Last Updated: January 2017
You have a right to get repairs done.
You have a right to ask your local council to inspect your home and order your landlord to put things right.
You have a right to ask the court to order your landlord to do repairs.
You have a right to get repairs done. Your landlord has a duty to keep the structure and outside of your house in good condition, including drains, gutters and pipes. He/she has a duty to keep all the installations in your home for the supply of water, gas and electricity in good working order. He must also maintain basins, sinks, baths and toilets as well as appliances for heating and hot water. The landlord should also keep your home free of serious hazards. This includes things that might cause you to fall, such as stairs that are too steep or uneven surfaces. Other hazards include damp, infestations or homes that are hard (or too expensive) to keep warm. A failure to provide adequate locks to doors might be a hazard if there is a risk of intruders. You must first tell your landlord or their agent about any disrepair or hazards and give them a reasonable time to put things right. It’s best to put this in writing, such as an email or text message that you can keep a record of. If the landlord does not sort out the problem, you have a right to ask your local council to inspect your home and order your landlord to put things right. In addition, you have a right to ask the court to order your landlord to do repairs.
Other rights in regards to property maintenance
You have the right to:
- To have all the gas appliances checked. Your landlord must provide you with a Gas Safe Record every year certifying that the gas appliances are safe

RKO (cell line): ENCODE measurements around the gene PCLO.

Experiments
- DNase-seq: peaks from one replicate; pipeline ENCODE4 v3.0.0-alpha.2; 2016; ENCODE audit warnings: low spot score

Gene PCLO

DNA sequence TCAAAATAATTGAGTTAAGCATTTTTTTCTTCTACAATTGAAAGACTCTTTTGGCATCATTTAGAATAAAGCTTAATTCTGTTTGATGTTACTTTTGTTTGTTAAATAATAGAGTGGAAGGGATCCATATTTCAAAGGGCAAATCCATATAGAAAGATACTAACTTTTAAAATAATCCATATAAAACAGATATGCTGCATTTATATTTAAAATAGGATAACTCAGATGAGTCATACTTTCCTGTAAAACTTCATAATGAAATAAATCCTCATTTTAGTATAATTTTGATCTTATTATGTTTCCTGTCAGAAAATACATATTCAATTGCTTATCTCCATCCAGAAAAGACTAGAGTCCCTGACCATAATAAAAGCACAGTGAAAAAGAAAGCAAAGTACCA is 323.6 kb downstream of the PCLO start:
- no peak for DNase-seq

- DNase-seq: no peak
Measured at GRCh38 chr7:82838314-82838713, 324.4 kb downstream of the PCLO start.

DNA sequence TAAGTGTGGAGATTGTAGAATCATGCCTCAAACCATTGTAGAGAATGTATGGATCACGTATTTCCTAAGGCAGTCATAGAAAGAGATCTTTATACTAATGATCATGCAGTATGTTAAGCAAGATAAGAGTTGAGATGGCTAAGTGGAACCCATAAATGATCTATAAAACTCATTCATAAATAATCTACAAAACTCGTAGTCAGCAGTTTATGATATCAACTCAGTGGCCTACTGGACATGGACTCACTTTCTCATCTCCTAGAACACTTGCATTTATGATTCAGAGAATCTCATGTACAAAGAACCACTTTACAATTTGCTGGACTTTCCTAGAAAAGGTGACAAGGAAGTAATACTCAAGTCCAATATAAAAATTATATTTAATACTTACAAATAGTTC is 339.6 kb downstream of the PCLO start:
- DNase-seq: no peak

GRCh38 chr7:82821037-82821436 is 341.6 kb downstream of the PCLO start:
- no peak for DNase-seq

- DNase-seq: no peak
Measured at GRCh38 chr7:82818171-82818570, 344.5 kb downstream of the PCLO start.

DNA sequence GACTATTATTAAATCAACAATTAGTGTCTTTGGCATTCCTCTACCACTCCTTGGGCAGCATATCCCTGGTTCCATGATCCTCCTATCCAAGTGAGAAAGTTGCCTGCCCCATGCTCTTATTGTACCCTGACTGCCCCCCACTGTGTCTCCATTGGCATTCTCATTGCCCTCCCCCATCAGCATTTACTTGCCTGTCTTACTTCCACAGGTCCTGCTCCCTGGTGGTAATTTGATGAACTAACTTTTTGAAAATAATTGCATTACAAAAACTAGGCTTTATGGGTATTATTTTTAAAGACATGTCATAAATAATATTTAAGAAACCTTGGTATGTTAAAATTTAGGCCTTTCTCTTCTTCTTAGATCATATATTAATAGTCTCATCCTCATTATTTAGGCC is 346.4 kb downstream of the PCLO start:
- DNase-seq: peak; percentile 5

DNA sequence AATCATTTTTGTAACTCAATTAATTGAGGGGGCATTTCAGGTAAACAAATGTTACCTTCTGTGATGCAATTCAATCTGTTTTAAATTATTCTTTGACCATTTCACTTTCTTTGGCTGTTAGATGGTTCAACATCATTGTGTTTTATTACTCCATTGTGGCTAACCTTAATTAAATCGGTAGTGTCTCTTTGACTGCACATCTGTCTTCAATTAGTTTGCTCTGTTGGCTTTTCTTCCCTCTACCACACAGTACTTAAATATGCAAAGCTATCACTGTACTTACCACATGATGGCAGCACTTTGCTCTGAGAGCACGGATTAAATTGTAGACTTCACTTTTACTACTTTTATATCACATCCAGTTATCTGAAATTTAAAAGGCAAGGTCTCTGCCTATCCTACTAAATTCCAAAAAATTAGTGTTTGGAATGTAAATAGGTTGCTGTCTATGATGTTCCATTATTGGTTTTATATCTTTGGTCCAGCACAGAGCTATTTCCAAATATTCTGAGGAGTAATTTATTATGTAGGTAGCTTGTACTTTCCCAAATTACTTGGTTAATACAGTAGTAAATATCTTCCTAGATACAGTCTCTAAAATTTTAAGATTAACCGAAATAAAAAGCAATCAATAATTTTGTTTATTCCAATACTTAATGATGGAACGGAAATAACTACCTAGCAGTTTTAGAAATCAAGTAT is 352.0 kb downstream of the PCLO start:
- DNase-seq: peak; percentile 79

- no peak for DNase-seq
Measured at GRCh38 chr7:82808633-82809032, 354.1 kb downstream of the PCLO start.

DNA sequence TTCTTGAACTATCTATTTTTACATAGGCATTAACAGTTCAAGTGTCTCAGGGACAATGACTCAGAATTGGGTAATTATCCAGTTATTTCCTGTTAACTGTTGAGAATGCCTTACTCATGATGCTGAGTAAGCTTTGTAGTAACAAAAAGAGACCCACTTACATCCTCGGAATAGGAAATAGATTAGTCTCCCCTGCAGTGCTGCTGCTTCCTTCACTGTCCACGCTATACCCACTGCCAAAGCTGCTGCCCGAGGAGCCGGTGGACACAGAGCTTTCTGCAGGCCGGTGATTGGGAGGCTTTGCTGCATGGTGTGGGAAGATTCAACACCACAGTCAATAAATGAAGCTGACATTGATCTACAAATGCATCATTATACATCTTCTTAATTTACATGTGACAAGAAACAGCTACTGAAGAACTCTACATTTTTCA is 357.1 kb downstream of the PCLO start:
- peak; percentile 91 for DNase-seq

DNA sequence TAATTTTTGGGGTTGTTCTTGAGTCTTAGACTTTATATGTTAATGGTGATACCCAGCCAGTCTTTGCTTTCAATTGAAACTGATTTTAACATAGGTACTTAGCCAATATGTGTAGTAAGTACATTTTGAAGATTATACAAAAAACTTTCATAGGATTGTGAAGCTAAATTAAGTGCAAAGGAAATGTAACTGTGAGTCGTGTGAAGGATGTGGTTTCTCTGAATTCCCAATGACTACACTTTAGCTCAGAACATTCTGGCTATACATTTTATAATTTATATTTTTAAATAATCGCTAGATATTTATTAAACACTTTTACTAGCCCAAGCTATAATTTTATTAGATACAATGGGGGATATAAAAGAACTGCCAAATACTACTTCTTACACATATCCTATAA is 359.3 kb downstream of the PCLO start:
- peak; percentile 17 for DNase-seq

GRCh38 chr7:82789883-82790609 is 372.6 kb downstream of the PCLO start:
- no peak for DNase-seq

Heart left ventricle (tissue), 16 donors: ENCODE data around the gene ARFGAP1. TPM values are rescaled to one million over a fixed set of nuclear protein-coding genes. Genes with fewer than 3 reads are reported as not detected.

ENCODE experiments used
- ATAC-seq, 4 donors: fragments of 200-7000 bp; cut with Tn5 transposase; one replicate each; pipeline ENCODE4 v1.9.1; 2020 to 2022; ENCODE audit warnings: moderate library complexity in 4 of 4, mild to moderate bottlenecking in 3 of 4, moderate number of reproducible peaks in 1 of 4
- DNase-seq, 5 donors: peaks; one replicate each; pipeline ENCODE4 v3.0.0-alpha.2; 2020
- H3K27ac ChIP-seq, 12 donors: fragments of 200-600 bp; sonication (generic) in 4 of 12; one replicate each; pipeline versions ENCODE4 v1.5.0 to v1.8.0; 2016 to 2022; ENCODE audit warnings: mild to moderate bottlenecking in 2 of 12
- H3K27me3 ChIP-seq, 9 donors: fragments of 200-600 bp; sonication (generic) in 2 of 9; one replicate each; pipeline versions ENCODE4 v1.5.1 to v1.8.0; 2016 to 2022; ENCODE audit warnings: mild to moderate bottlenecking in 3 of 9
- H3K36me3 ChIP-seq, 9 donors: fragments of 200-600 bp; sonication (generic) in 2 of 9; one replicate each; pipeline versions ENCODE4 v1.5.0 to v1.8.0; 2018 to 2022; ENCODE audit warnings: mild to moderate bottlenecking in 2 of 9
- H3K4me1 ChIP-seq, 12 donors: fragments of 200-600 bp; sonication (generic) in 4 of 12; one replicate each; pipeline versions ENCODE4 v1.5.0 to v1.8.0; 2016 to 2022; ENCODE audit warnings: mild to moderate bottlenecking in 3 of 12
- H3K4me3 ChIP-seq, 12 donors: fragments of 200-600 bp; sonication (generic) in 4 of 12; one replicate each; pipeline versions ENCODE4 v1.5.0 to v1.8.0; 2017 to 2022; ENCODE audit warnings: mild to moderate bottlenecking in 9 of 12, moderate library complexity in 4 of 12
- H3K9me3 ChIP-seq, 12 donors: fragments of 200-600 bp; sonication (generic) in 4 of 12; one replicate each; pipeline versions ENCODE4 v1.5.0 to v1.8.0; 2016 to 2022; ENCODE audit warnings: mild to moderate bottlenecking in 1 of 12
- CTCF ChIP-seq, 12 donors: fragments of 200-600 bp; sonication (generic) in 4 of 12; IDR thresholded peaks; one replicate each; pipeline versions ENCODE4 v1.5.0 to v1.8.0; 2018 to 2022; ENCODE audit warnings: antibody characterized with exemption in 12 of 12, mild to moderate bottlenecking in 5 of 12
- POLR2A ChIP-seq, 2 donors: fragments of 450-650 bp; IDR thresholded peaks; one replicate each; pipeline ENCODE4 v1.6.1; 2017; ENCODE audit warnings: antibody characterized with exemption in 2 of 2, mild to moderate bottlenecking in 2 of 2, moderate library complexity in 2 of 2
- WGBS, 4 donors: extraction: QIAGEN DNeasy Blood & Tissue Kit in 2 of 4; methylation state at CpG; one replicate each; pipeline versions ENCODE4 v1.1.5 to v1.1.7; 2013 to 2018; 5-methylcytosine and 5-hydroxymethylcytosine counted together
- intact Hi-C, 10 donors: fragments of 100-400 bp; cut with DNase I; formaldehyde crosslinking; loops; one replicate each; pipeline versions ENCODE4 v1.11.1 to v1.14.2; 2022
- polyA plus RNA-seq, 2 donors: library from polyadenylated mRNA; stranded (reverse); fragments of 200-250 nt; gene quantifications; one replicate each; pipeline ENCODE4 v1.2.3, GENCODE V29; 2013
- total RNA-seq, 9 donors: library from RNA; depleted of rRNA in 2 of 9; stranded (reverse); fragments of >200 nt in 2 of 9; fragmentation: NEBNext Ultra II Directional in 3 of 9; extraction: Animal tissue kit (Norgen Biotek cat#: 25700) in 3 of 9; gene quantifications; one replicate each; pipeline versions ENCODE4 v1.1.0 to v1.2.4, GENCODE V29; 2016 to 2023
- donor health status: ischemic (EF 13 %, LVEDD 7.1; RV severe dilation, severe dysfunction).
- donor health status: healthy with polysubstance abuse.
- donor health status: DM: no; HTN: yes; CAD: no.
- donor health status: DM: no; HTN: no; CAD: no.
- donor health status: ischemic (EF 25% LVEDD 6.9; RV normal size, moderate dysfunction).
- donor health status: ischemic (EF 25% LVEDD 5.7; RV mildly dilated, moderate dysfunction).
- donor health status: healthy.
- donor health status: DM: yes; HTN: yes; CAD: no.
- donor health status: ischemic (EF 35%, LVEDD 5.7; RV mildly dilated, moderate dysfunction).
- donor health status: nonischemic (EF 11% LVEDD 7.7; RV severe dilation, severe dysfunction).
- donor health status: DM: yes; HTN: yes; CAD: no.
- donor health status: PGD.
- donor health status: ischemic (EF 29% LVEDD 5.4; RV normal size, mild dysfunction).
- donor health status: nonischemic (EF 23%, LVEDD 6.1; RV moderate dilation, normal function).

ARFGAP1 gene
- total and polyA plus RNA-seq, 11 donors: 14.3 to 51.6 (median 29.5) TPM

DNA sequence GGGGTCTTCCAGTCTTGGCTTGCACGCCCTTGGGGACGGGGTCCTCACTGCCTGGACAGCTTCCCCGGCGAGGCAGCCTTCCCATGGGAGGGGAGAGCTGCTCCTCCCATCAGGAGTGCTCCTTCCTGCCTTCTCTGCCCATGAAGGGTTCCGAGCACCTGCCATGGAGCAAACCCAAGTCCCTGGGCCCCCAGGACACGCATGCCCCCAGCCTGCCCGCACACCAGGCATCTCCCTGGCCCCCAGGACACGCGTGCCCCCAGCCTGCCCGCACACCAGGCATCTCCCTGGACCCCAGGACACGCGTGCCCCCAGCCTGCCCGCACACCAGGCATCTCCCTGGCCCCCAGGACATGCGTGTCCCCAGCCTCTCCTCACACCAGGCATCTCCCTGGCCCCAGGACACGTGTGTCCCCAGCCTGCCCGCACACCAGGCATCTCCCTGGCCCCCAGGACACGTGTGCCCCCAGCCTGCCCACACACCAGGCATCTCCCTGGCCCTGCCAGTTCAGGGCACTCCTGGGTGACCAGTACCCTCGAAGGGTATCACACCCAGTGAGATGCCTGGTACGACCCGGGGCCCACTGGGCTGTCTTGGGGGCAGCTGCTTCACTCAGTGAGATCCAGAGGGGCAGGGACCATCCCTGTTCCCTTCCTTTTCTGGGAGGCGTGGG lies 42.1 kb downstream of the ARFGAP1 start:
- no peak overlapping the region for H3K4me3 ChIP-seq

- To know how energy efficient your home is. Accommodation should give details of the energy rating with an estimate of the fuel costs when it is advertised and landlords or their agents must give tenants and prospective tenants an Energy Performance Certificate to ask for the terms of your tenancy in writing.
Smart Meters for Private Renters
If you’re a tenant in a privately rented house, you might have been offered a smart meter by your electricity or gas supplier or your landlord might be talking about having one fitted. Every home in the country will be offered a smart meter to replace their existing gas and electricity meters, between now and 2020.
What is a Smart Meter?
A smart meter is a modern electricity or gas meter that sends automatic readings to the energy supplier – removing the need for estimated bills or for meter readers to visit the home regularly.
Who decides whether to get a smart meter installed in rented properties?
Gas and electricity meters belong to the energy supplier. It is the bill-payer’s decision whether or not to replace the existing gas and electricity meters with smart meters. The bill payer can contact the energy supplier to ask for the smart meters to be fitted, or the supplier may contact the bill payer. Therefore, if you are the energy bill payers, it is your decision whether or not to have smart meters installed. However, you may be in breach of tenancy agreements if this happens without your landlord’s consent – it is important in all rented situations therefore that both tenants and landlords are happy to have the meter installed. The energy company will need access to your property to install the meter.
Can my landlord use the smart meter to monitor my energy use?
Not unless the landlord pays the energy bills, in which case they will be sent bills linked to how much energy you have used, as is the case now. As part of the installation process, the bill payer will be given an in-home display device to help them monitor energy use in detail. This is wirelessly linked to – and locked to – the meters in that property. It only has a range to cover the house and its immediate vicinity. Accordingly, it is only useful for tenants to track their own energy use (it’s range is not sufficient for it to be used by landlords to monitor energy use remotely).